Back-nail all of the headers using your 18-gauge gun with 2-inch nails or a 16-gauge nailer with 1-3/4 to 2-1/2 inch nails. Back-nails go through the casing near the outside edge, through the drywall and into the framing. Back-nails should be spaced at about 16 inches. This is an important step. Having the header installed and back-nailed gives you a solid piece to adjust for the remaining pieces of casing and prevents the miter from blowing apart, which can happen if the back-nails are added later.

There is no need to mark the casing when cutting to approximate lengths. Hook the tape to one end and move the piece until the mark on the tape is nearly aligned with the kerf mark on the saw table.

Vertical Moves

With the headers installed, you can now measure for the trimmers (vertical pieces) while keeping in mind the multiple-piece cutting approach. Doors in areas where carpet will be installed can be cut so they are slightly above the subfloor. If the finished floor surface is in place, cut the verticals slightly long (1/4 inch) to allow for miter adjustments. The trimmers can be held away from the door jamb at the bottom as you test the miter. Only the upper 2 feet or so needs to be aligned with the door jamb as you check and adjust the miter. If the first 2 feet coming away from a miter looks good, you can pull the remainder in line as you nail it.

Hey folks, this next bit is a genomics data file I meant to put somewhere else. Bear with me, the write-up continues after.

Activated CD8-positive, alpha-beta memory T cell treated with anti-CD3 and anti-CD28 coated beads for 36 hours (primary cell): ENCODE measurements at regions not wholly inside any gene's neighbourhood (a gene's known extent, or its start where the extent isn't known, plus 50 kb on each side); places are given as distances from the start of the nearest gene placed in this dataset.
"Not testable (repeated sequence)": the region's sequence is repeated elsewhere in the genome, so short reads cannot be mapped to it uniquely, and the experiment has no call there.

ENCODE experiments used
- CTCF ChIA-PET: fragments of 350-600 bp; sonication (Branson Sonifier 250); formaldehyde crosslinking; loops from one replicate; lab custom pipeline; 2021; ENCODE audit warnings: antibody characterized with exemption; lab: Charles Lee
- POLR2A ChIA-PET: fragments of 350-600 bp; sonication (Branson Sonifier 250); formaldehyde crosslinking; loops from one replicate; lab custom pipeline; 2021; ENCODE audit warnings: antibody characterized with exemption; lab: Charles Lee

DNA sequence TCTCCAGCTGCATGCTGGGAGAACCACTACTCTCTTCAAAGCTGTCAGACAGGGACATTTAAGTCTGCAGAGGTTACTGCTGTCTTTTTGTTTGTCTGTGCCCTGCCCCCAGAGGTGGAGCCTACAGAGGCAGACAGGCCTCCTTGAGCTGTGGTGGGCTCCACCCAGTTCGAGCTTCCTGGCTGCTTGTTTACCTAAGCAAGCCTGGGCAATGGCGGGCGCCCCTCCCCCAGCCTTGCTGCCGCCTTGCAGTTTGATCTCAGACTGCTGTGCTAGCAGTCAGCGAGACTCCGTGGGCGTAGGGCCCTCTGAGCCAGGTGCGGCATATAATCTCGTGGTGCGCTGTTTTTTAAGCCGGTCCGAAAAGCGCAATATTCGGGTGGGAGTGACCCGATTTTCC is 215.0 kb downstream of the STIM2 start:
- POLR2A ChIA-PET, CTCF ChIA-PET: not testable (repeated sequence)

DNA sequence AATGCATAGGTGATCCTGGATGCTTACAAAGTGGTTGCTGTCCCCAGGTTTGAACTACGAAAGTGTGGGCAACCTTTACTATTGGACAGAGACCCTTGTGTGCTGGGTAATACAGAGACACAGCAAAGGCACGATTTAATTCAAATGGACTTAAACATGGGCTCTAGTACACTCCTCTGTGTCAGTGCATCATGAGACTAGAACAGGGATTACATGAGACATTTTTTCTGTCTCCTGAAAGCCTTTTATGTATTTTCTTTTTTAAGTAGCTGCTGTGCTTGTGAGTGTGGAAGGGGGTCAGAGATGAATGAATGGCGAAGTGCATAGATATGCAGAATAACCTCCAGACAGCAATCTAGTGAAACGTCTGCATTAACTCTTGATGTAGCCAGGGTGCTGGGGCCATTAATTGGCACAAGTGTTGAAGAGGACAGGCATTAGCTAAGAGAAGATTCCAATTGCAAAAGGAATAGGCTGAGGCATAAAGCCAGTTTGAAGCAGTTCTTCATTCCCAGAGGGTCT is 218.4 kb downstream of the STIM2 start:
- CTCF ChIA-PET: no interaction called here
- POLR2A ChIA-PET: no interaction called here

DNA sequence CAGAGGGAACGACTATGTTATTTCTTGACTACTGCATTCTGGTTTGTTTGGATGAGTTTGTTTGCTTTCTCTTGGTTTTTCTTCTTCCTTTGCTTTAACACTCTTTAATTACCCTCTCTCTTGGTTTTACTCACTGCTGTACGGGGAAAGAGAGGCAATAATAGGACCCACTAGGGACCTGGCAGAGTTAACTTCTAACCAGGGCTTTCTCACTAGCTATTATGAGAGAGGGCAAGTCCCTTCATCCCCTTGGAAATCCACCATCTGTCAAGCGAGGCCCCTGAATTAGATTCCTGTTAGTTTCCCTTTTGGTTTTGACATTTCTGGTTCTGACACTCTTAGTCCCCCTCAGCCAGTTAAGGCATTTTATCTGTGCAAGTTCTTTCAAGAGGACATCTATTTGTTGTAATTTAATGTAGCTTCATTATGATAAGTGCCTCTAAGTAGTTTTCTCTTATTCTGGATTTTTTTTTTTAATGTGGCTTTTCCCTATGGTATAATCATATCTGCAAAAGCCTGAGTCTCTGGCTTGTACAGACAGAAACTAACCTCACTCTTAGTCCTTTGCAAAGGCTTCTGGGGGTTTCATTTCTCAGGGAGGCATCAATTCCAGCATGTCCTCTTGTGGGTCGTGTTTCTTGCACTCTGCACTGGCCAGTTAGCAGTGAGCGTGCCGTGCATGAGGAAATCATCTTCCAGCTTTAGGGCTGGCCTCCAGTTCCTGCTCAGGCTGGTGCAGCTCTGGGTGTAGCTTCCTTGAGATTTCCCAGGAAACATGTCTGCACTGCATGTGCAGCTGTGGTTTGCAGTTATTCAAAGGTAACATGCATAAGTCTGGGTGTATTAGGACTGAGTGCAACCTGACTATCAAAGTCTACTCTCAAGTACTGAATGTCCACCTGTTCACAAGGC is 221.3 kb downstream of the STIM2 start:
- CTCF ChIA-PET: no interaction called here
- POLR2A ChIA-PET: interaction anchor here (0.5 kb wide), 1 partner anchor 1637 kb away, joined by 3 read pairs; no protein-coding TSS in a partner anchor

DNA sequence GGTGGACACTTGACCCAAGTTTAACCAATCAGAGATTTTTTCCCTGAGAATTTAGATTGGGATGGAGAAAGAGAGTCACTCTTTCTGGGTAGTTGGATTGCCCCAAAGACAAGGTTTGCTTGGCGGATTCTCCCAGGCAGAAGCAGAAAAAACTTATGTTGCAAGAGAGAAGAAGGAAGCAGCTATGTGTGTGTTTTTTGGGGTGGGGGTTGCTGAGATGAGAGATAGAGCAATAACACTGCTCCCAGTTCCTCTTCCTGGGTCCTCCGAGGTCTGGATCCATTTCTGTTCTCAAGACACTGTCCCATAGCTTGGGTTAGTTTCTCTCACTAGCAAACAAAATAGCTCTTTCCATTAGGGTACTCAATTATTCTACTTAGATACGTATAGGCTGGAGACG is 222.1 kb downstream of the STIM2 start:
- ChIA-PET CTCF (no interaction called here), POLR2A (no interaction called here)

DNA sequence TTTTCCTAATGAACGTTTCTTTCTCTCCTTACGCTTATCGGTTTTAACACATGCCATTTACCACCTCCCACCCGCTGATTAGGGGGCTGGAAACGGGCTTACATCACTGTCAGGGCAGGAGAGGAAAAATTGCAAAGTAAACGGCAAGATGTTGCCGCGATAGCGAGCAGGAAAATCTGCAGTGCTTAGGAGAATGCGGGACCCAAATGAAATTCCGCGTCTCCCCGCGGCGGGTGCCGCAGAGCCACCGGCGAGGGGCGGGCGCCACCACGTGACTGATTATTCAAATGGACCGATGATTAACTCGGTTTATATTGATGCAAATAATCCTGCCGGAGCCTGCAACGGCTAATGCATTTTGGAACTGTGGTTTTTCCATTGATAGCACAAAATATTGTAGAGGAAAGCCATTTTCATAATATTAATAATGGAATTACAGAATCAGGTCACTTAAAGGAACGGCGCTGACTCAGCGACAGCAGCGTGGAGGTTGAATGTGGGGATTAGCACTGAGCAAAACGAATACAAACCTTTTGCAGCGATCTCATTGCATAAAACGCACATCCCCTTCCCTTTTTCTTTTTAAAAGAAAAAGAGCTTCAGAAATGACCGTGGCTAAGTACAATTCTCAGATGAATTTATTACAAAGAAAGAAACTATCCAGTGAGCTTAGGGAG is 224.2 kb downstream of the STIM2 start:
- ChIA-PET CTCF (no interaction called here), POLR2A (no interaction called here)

Hold the short point of the first miter on the vertical reveal mark while marking the short point of the other end.

Window verticals should also be cut slightly long. In fact, you can save time by leaving the bottom cut square until you have checked and adjusted the miter.